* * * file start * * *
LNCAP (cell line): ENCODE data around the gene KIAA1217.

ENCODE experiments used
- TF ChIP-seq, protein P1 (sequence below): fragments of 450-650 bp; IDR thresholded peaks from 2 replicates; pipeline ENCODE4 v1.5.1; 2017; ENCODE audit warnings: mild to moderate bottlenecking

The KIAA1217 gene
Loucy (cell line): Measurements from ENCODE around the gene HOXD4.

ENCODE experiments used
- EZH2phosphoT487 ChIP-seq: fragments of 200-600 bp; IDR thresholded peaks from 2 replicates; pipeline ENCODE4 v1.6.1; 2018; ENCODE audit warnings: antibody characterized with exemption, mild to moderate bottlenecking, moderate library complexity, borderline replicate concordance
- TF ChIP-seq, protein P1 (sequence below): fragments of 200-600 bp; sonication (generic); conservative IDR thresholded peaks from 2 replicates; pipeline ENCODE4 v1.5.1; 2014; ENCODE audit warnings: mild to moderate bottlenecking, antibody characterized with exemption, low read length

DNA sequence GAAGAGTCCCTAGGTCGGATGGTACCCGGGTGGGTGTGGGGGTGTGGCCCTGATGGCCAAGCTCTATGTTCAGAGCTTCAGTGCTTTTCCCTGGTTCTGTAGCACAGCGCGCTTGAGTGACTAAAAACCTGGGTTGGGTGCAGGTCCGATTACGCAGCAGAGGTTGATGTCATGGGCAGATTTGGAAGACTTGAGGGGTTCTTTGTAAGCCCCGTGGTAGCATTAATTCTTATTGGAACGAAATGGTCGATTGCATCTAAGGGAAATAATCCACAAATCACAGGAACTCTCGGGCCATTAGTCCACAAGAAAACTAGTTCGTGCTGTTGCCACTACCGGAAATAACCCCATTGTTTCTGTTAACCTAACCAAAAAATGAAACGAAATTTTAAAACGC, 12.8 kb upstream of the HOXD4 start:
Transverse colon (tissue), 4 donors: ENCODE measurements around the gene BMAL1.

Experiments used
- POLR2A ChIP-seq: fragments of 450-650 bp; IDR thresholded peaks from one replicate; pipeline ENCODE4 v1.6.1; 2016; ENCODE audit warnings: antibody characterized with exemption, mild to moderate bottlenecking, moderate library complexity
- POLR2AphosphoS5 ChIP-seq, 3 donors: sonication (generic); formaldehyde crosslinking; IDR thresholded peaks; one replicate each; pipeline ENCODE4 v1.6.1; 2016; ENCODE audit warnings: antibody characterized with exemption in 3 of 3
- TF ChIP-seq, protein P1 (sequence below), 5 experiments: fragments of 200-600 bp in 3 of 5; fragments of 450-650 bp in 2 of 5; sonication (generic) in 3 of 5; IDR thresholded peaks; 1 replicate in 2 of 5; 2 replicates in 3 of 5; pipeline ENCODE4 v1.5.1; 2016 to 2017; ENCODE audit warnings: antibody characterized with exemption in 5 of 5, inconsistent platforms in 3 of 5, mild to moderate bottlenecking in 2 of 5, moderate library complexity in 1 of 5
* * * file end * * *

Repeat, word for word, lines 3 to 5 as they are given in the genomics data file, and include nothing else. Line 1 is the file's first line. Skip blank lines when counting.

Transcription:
- TF ChIP-seq, protein P1 (sequence below): fragments of 450-650 bp; IDR thresholded peaks from 2 replicates; pipeline ENCODE4 v1.5.1; 2017; ENCODE audit warnings: mild to moderate bottlenecking

The KIAA1217 gene
Loucy (cell line): Measurements from ENCODE around the gene HOXD4.